At once familiar and enigmatic, The Dead Man and Being Happy feels like a connect-the-dots film with a few lines artfully blurred. The tale of elderly, regret-filled hitman Santos (José Sacristán) and Alejandra (Roxana Blanco), the wistful woman who suddenly enters his life, stitches a tapestry of stray moments and tender, fleeting connections recognizable to anyone who watches even a modest amount of international art cinema. The mixture of distancing formal devices through which director/co-writer Javier Rebollo filters them doesn't rejuvenate these narrative tropes so much as open up unexpected cracks and crevices within them. They remain all the tantalizing (and frustrating) for being unearthed with such elliptical casualness.
A sketch of Santos's waning existence comes into focus early on. He meets a sympathetic nurse in a public square, who slips him some morphine to relieve the pain caused by his three tumors. (A consummate womanizer, Santos asks to see her breasts as well.) After failing to complete a hit that he's already been compensated for, Santos somewhat aimlessly hits the road to escape the vengeance of the mysterious, bespectacled man who ordered the assassination. He stops at a gas station, where Alejandra slips into his backseat and tells him to drive. After some hesitation, he does.
Neither Santos nor Alejandra ever really questions the logic of their sudden road-trip camaraderie, which speaks to the film's appealing streak of understated playfulness. (Santos's botched hit strikes a similar note of uncanny slyness.) Though ostensibly outrunning Santos's unsatisfied employer, the two travel through rural Argentina with rambling informality, stopping at off-season hotels and a gas station overrun with stray dogs. They trade stories and reveal secrets: Alejandra about her ill-fated affair with her father's cousin; Santos about his illness and, while in the midst of his drug-induced hallucination, his experience as a hired killer. As perhaps to be expected, their journey becomes less about the outfoxing of Santos's perhaps imagined pursuer and more about the inescapability of one's past and (in his case) mortality.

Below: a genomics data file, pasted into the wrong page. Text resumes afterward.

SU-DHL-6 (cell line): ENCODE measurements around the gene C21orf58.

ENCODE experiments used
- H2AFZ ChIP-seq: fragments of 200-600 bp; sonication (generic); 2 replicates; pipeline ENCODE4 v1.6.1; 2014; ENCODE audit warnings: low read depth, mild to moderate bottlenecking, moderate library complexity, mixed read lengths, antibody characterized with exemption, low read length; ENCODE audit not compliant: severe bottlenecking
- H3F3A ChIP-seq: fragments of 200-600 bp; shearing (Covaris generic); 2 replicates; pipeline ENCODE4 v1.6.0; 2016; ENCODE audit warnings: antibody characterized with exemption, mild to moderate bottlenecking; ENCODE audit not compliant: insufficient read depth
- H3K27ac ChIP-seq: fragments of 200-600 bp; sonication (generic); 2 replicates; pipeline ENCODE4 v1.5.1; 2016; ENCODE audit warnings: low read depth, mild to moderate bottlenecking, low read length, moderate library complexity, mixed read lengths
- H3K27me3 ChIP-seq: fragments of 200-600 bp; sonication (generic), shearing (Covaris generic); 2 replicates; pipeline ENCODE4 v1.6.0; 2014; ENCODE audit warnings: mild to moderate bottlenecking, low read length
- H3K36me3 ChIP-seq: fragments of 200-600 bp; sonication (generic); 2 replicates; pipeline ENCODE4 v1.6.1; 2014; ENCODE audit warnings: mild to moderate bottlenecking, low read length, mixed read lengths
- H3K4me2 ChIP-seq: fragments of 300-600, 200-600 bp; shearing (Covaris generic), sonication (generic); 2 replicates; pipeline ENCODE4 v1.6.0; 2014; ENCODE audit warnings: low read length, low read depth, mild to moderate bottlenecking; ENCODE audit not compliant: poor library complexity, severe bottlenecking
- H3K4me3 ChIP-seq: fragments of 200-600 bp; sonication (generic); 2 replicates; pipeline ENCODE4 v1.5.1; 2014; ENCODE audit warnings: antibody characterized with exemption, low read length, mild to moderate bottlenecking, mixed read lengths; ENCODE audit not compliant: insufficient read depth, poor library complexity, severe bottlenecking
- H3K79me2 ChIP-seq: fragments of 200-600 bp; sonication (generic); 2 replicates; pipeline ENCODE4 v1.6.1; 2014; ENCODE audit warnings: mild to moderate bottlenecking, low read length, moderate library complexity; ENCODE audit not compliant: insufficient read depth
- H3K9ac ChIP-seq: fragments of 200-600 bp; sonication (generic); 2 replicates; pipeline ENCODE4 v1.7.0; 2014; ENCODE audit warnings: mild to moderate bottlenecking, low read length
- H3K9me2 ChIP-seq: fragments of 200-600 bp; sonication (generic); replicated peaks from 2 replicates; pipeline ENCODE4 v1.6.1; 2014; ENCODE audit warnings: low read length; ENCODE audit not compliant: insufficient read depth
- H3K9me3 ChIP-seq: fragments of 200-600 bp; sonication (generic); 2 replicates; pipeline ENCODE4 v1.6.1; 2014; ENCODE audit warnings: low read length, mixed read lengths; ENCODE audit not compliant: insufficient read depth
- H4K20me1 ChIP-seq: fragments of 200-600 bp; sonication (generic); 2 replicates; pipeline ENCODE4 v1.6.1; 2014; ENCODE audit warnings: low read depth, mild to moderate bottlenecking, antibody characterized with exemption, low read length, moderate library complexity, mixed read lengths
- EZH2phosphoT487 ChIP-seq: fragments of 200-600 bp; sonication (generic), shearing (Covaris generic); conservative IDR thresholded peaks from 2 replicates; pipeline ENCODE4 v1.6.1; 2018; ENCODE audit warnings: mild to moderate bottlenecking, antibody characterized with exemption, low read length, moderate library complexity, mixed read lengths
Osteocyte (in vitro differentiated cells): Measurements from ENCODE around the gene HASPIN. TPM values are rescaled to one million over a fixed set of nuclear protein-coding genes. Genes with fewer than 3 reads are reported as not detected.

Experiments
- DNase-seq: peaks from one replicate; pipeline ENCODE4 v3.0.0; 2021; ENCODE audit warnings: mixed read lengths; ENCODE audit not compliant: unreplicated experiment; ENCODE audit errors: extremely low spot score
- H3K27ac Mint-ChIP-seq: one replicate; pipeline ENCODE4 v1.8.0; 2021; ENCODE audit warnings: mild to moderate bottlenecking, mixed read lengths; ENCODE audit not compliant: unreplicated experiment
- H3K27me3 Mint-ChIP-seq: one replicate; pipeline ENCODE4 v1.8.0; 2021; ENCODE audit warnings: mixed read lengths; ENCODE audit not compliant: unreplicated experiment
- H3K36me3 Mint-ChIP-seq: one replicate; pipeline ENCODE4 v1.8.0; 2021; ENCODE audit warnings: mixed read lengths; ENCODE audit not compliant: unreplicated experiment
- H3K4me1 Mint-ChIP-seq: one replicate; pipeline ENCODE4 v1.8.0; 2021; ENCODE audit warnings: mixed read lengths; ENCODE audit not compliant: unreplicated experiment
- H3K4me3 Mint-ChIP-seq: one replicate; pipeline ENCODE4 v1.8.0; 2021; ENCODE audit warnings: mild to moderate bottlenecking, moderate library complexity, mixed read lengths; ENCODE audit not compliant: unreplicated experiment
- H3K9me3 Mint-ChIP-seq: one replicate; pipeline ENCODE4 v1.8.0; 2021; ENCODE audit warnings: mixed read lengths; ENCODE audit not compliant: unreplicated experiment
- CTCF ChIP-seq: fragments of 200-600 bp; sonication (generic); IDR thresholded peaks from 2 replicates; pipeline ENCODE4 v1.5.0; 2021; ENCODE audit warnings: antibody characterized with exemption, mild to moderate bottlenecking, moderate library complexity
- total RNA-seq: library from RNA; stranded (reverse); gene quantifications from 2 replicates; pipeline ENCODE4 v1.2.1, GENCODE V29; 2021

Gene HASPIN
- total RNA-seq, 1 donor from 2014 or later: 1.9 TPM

Santos and Alejandra fit firmly within a long line of aging men, looking for redemption in their twilight years, and younger women who provide solace while also finding some in the old gentleman's craggy charm. Rebollo at least seems aware of the almost unavoidable sentimentality of this setup, and counteracts it with a near constant voiceover that narrates much of the action on screen. (The voice remains primarily a female one throughout, though a male voice intersperses with greater frequency.) These narrators give The Dead Man a crisp layer of self-reflexivity—anticipating lines of dialogue right before a character speaks them or archly providing background details that Santos and Alejandra don't volunteer to one another. When placed in concert with the screenplay's meandering set pieces and Rebollo's own penchant for laidback circular pans that luxuriate in various rural vistas and tourist-trap milieus, they tend to dry out the would-be soggier aspects of the film.
Despite some beguiling attempts at opening up Santos's fate to larger questions of subjectivity and fate, the film remains hemmed in by the art-house conventionality of its setup. Still, the opportunity to luxuriate in the presence of actors as effortlessly charismatic as Sacristán and Blanco isn't to be dismissed, particularly when their encounters come refracted through a directorial vision as gently intriguing as Rebollo's. The results may not be revelatory, but they provide enough aesthetic rigor and lived-in charm to make us look at its story with revivified eyes.